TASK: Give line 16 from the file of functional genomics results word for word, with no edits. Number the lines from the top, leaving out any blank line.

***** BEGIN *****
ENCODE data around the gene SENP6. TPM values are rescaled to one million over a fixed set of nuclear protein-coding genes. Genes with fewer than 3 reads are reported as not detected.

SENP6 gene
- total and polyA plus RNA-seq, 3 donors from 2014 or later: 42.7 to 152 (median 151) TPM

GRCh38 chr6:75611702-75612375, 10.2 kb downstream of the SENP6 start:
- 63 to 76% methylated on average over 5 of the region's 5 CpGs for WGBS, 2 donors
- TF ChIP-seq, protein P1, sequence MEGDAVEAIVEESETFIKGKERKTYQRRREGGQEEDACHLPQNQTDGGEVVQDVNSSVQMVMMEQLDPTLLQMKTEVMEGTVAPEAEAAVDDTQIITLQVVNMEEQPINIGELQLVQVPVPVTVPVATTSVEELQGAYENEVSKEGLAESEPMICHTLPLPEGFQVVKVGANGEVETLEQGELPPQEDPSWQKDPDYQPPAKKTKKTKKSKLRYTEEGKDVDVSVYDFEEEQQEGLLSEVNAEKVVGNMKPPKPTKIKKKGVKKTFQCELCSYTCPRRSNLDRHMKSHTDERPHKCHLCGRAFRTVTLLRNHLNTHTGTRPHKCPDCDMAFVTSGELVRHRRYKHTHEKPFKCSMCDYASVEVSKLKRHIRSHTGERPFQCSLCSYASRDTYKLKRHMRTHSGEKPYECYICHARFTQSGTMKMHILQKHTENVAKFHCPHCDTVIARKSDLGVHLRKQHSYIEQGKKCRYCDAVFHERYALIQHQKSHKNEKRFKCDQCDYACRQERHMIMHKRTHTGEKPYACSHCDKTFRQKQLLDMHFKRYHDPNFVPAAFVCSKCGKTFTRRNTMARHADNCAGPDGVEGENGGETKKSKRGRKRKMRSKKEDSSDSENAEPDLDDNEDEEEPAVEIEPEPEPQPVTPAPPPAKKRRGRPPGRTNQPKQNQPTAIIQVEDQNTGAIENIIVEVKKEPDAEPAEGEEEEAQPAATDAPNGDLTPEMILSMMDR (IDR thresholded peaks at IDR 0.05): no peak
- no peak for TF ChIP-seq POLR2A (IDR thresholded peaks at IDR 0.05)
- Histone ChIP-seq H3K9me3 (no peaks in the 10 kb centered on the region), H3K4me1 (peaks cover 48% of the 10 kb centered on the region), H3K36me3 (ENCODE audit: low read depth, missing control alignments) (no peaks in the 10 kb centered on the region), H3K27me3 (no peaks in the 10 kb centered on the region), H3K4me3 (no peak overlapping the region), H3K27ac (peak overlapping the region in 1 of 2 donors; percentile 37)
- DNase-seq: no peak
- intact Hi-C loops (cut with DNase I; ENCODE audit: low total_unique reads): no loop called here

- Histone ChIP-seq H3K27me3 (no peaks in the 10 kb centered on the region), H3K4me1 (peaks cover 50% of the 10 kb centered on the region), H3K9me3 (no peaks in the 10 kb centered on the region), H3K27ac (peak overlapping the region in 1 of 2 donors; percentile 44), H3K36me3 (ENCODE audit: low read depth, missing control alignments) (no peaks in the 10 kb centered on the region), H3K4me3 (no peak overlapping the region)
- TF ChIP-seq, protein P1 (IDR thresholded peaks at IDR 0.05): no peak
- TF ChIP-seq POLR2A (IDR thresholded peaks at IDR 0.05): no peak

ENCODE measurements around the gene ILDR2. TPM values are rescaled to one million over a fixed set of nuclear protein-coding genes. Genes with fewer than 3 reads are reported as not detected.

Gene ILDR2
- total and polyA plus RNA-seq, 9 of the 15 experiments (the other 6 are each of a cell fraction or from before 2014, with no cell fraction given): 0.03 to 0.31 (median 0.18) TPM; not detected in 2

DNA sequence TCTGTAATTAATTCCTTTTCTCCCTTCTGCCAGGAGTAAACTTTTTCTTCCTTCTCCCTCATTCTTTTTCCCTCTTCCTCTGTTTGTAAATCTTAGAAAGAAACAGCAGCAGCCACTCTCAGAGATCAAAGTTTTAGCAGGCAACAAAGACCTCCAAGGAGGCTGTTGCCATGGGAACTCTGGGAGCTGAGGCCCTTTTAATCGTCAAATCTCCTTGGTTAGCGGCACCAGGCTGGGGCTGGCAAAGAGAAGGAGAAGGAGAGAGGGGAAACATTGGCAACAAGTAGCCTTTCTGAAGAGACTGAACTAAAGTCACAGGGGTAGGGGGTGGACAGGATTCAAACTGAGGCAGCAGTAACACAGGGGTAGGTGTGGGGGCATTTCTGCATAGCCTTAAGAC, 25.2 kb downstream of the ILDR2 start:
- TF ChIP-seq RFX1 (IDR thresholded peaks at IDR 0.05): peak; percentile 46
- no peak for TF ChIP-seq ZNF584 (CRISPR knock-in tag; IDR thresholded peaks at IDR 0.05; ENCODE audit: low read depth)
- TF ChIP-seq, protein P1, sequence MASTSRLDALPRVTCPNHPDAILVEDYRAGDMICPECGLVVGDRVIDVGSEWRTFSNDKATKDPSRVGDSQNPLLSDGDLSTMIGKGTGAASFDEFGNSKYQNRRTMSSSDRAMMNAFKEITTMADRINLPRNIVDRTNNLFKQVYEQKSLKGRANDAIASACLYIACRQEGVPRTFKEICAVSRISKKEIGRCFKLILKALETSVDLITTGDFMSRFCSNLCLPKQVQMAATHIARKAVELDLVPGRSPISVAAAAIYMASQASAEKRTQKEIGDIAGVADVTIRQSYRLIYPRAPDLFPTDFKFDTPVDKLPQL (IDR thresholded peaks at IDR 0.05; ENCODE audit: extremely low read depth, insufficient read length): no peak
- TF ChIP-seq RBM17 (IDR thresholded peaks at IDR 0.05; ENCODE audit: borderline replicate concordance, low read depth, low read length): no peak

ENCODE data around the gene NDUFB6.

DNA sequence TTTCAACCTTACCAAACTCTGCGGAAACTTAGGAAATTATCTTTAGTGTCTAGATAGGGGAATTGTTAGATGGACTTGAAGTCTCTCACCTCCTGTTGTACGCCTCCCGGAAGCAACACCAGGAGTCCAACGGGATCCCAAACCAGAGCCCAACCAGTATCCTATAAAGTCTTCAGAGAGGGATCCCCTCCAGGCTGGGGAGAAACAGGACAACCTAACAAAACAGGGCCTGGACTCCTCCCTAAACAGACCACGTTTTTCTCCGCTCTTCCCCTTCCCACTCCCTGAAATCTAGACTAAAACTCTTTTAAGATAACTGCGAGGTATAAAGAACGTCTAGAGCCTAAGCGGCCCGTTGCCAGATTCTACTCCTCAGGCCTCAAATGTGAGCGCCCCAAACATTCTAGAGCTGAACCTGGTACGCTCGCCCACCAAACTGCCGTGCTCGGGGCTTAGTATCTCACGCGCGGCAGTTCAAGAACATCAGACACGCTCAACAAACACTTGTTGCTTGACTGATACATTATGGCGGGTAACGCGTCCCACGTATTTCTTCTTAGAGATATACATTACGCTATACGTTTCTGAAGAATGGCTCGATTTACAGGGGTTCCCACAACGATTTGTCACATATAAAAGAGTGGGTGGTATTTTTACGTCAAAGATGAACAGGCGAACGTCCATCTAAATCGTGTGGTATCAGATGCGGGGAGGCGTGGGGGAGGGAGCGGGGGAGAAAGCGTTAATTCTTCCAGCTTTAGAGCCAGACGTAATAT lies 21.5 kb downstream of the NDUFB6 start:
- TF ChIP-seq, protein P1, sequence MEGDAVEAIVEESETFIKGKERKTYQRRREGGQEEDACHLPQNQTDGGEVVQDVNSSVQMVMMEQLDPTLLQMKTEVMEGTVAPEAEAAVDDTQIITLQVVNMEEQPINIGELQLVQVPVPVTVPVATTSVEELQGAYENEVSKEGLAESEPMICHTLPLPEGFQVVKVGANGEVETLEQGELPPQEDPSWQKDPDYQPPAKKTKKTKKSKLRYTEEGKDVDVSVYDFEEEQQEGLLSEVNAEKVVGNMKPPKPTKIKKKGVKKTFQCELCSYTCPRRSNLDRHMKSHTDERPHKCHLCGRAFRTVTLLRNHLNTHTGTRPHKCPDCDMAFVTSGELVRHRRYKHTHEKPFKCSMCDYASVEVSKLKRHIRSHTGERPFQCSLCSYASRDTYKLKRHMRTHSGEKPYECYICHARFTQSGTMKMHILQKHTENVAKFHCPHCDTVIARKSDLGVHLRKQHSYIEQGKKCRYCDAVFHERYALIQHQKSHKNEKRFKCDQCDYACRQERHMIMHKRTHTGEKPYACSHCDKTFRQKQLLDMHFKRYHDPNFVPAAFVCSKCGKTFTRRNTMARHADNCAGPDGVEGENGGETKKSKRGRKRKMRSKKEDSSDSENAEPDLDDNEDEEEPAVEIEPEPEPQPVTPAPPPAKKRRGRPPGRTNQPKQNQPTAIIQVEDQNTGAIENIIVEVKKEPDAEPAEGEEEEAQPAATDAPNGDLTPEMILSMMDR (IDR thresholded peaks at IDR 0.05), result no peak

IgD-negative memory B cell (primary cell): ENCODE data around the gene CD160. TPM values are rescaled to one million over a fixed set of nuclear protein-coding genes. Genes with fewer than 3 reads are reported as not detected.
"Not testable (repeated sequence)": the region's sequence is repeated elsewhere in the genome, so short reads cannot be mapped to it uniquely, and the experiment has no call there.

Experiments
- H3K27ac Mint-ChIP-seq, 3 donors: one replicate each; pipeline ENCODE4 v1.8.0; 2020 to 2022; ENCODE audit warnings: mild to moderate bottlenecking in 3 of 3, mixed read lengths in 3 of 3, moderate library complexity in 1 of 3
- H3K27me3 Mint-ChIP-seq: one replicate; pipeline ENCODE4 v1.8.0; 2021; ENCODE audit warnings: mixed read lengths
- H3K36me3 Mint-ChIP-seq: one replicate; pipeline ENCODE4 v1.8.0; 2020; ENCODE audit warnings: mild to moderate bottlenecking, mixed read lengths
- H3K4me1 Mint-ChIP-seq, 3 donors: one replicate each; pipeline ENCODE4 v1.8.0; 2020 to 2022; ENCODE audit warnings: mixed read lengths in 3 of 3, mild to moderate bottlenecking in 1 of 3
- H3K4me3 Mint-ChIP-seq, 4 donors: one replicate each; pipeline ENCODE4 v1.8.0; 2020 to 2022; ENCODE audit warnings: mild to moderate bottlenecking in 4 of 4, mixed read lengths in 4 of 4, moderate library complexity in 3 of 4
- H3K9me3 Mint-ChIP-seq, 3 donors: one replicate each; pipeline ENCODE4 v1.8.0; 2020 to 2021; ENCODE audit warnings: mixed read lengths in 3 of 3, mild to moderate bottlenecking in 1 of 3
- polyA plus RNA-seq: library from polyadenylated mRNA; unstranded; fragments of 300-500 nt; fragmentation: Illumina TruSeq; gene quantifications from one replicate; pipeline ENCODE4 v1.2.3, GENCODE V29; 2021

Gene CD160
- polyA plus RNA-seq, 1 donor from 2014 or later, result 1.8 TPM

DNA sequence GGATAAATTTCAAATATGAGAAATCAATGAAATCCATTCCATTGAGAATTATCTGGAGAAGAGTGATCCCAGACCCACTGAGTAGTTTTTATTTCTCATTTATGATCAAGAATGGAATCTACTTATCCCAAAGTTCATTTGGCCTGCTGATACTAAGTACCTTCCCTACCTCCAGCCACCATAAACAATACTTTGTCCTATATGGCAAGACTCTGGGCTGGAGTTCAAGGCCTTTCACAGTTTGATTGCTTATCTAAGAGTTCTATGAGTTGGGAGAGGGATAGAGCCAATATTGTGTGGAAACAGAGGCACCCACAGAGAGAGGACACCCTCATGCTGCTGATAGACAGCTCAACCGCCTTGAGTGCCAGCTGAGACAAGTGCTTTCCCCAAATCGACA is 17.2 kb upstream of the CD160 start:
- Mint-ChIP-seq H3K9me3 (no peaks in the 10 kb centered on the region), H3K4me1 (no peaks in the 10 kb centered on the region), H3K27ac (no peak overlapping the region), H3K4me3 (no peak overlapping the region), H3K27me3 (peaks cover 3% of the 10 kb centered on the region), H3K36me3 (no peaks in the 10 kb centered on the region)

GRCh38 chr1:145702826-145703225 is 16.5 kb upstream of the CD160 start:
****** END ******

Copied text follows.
- total and polyA plus RNA-seq, 9 of the 15 experiments (the other 6 are each of a cell fraction or from before 2014, with no cell fraction given): 0.03 to 0.31 (median 0.18) TPM; not detected in 2